There were only three adults present at the time of the fire. Advocates tried to speak to the American Director, Andrew Perrera, who replied “no comment.” Perrera was previously employed at the Wings of Hope orphanage that was close by, before being relocated to Jacmel. It is believed he was affiliated with the Haitian Timoun Foundation, and visited the homes as a missionary before staying to work in Haiti. The Haitian Timoun Foundation is a NGO that is based in Colorado and recently relocated another office to Ohio. The Haitian Timoun Foundation is one of several fundraising arms for the multiple accused pedophile, Michael Geilenfeld. You may recall, IBESR closed down the St. Joseph Home for Boys in January 2014 to minors after receiving so many complaints of sexual, physical and emotional abuse at the home. Like the Orphanage that burned down, Geilenfeld ran an unlicensed orphanage since 1985. Despite having an active Haitian arrest warrant for rape, sexual agression and abuse of title, along with a Red Interpol arrest warrant, Geilenfeld walks freely in the US. The DR arrested him last April on the Red Interpol arrest warrant and returned him to the US because the DR and Haiti do not have an extradition agreement. Didn’t the Haitians get Clifford Brandt extradited? So it seems like it is possible, unless you are a child abuser. Is this the Haiti the founding fathers dreamed about in 1804 when they were fighting for freedom? I doubt it. This is a disgrace, and shameful. There are so many in high places covering this up.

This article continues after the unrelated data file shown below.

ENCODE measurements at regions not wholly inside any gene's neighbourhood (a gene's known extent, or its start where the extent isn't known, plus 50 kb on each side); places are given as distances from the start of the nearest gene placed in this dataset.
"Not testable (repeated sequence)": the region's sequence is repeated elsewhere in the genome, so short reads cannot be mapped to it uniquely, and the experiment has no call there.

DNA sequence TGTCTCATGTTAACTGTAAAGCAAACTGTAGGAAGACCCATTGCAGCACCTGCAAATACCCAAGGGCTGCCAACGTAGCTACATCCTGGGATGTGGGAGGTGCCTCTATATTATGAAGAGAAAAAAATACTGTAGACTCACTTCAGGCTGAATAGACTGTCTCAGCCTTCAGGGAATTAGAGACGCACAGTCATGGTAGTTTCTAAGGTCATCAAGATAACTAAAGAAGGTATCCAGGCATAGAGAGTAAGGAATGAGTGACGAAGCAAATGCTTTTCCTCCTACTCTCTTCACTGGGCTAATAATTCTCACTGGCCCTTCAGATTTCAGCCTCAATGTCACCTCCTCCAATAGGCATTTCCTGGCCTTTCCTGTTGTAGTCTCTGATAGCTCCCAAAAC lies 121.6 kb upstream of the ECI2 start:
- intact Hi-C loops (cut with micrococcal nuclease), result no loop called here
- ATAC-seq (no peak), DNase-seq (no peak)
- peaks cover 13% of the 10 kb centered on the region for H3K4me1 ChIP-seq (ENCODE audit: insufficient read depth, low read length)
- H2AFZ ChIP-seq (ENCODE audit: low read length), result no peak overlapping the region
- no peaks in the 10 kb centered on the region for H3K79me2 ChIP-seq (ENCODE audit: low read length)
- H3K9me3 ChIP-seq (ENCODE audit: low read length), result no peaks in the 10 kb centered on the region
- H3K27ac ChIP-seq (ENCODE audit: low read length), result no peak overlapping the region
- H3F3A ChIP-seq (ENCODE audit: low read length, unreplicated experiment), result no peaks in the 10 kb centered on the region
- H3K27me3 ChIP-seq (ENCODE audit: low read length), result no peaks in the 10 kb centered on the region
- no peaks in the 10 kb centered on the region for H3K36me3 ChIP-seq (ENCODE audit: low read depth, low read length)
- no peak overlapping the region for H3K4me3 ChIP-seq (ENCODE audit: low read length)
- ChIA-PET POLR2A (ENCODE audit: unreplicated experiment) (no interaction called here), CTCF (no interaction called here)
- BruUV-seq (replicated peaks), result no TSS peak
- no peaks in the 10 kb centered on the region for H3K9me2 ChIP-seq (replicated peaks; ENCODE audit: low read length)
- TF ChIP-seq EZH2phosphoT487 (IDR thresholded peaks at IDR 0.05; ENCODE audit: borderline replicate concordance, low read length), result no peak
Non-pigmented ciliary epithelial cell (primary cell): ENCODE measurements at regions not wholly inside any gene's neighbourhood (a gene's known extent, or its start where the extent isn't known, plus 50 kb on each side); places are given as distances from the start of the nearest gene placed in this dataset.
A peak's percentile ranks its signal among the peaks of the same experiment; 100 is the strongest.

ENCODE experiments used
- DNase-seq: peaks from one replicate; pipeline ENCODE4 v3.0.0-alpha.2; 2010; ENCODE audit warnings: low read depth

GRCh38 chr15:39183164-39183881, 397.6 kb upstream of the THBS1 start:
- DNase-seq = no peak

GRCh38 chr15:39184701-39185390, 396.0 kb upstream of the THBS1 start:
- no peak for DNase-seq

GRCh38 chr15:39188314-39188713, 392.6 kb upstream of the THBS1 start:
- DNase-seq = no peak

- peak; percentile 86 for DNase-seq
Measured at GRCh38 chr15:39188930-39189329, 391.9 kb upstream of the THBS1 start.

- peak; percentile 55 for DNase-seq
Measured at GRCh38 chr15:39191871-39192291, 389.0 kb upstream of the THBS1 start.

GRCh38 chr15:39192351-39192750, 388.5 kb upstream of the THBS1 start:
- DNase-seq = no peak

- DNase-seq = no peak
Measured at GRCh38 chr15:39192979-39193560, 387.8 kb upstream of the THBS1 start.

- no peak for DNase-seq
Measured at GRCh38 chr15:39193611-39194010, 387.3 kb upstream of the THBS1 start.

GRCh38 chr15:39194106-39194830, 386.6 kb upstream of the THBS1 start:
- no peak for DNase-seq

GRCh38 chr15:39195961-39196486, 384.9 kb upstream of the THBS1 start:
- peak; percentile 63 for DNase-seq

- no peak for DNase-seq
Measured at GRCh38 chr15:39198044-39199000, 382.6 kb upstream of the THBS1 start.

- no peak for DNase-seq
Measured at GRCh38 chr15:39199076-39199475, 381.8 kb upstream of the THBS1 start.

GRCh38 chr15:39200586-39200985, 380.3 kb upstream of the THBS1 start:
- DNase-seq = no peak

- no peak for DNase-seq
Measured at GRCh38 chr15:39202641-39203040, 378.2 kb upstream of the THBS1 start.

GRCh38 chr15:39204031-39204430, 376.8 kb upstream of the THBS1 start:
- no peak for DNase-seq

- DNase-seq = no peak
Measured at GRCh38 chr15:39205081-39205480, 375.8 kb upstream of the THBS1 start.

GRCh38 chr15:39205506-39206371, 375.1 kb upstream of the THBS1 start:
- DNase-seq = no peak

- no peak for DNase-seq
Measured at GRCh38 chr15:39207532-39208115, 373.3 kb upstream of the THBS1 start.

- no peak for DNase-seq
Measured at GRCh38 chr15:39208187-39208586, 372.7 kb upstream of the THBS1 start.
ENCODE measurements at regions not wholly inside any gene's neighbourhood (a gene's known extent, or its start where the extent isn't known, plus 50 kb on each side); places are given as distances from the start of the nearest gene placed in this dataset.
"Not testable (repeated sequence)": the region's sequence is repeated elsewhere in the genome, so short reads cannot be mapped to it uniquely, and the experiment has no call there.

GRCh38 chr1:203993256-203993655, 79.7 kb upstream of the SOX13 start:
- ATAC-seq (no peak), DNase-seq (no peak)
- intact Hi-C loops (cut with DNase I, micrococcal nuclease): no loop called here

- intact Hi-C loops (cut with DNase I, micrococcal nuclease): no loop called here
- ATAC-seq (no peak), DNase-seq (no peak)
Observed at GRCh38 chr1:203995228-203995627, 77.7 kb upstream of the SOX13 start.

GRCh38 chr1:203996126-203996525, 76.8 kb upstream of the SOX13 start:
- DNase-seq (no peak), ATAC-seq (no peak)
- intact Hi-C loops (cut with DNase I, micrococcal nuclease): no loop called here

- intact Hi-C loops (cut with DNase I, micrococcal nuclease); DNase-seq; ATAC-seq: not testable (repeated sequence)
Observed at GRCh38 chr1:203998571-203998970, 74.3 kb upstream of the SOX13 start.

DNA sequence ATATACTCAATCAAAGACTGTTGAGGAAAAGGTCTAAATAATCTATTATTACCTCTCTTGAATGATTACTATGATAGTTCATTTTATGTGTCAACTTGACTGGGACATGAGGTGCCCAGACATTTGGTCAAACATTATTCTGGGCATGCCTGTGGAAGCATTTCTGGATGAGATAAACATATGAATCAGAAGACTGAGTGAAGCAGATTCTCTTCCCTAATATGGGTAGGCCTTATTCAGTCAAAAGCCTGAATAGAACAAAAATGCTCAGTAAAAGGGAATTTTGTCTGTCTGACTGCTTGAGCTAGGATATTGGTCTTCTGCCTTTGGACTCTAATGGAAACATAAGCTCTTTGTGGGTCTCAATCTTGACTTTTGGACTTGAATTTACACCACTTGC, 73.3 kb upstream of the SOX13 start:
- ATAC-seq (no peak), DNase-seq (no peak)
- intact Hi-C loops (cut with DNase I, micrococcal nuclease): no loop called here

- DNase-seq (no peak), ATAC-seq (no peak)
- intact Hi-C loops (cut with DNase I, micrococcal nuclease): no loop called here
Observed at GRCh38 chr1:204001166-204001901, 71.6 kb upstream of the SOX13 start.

This includes members of the Haitian Diaspora, who should be fighting for the children of Haiti.
The Pennsylvania based NGO, Church of Bible Understanding, founded by the late millionaire evangelical “cult” leader Stewart Trail generates nearly $7 million per year to operate it’s unlicensed orphanages. It also has two airplanes to bring mission trips to the country. No background checks are done on visitors to the orphanages that usually double as guest houses to supplement income to cover expenses. Some of these come as sex tourists, while disguising their intentions as missionaries. This practice of opening orphanages up as guest houses is common in Haiti.
It has been reported that Trail’s church was accused of enticing 17 youth out of a shelter in New York with promises of “salvation” in 1983. A New York State court stopped them from transporting youth under the age of 18 without parental permission. This sounds like trafficking, and yet he went to Haiti to run an orphanage? It seems like they have all started a club in Haiti to do their nasty deeds, to the detriment of innocent children who are orphaned or abandoned. These children are told to just, “smile and make it believable” if the “blanc” shows up.